Time to cash in

Maybe all this thought about my will has answered the deep question we often wonder about ourselves: "What is the reason for me?"

Maybe the reason for me is to kick early so my blood kin and a handful of others can cash in at rates that could offer them some financial breathing room for the rest of their lives. Provided they have half a brain and spend it wisely. Maybe the money I'm able to save, because I don't have a family and I'm not overly generous to arts organizations, is not such a small part of my present and future legacy, maybe it's a large part, and maybe the same money that alive to me is the root of all evil, would be at my unwanted early death, my greatest gift to those I love -- not counting my ability to wiggle both ears independently.

Note to self: Take time to thoroughly evaluate spending and budgetary habits of those you're leaving free money to. Make sure you don't leave heaviest sums to ones who'll spend it frivolously on themselves, buying Wi players and dope. Leave largest sums of the hard-earned-never-spent cash you died too early to enjoy, to kin who'll bank it and let it pile up for the future. Then hope they see a future, but not a future where they're so healthy they keep not spending the money because they want to keep saving it for when they start to physically break down and really need it. Hope they don't die really old and leave all the money you left them that they didn't spend to someone you didn't know when you were alive, or someone you did know and didn't like much. Boy, this will thing is starting to get tricky.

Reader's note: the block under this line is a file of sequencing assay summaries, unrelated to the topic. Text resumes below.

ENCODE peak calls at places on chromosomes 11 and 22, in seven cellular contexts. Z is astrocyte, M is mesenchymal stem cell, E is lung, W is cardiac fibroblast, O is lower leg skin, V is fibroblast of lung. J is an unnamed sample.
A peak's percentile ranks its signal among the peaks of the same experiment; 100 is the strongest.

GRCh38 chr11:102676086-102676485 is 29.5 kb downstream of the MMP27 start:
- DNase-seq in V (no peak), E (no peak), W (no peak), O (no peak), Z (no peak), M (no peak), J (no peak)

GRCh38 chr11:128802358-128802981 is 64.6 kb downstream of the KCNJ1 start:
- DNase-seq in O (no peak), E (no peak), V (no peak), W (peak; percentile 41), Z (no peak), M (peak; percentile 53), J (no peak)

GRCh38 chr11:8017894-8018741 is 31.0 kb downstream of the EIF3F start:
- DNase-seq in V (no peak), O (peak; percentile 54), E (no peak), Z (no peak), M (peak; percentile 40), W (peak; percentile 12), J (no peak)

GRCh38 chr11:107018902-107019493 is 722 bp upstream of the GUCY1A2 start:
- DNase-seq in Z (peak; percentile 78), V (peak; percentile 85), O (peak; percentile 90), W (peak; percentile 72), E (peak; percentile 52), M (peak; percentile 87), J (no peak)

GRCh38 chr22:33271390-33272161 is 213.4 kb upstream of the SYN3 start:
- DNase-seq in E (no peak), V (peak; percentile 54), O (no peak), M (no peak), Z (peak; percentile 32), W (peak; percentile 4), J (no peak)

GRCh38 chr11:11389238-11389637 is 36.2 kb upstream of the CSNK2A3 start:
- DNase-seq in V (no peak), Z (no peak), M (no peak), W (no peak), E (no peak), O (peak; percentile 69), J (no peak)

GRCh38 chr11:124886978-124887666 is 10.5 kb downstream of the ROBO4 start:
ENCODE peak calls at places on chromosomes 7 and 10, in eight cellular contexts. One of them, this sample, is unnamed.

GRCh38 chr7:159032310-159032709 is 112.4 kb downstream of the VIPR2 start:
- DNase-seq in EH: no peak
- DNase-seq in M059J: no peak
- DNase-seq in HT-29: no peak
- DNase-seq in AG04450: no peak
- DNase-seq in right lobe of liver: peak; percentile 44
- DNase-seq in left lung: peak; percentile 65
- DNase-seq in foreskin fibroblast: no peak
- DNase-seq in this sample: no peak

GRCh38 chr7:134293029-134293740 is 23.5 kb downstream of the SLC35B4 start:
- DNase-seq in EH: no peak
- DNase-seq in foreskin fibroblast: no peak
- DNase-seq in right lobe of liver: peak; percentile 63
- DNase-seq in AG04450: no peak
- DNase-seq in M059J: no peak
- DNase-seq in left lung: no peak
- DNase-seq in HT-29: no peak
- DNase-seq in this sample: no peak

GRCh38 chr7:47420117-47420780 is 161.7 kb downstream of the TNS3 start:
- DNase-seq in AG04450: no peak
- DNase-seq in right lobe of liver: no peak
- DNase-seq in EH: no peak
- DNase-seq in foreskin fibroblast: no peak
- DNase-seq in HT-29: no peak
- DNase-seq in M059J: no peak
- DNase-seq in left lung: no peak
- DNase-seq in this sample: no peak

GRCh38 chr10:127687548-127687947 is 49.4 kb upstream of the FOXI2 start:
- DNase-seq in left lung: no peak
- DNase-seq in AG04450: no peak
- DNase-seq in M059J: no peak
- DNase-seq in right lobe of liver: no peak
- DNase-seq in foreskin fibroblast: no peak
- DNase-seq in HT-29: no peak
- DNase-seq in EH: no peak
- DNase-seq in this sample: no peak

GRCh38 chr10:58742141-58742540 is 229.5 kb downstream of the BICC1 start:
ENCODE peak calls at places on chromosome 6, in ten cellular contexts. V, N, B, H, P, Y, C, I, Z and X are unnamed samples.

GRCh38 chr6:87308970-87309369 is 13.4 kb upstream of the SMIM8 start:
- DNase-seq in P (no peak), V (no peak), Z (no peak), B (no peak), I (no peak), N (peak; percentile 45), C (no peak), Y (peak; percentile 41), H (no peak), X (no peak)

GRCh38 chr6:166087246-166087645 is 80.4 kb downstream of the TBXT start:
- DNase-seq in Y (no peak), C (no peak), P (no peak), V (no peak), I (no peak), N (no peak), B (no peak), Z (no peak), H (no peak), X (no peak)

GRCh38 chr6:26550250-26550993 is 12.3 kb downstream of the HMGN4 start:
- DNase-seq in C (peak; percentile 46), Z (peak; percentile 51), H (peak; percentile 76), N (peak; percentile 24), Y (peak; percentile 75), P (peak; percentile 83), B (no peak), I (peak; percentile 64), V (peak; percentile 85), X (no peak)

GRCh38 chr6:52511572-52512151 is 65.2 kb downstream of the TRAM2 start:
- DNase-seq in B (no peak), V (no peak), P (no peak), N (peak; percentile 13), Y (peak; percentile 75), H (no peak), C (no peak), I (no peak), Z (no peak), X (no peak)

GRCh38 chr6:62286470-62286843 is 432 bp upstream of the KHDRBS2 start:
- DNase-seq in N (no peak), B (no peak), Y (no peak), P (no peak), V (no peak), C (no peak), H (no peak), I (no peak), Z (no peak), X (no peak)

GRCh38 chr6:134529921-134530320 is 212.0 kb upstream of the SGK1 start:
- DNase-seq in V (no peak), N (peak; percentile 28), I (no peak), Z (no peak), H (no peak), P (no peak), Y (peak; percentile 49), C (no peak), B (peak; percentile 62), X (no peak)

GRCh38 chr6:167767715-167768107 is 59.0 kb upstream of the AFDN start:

Middle age arrives one afternoon and you, without kids and a wife, think about if you've done anything worthwhile with your life. Those with kids and a wife think the same thing I'm sure. Once you've concluded what you've done should have been done, and was done, without too much suspense, you realize what you've done was simply part of the design, and wasn't even a zillionth as important as the opposable thumb.

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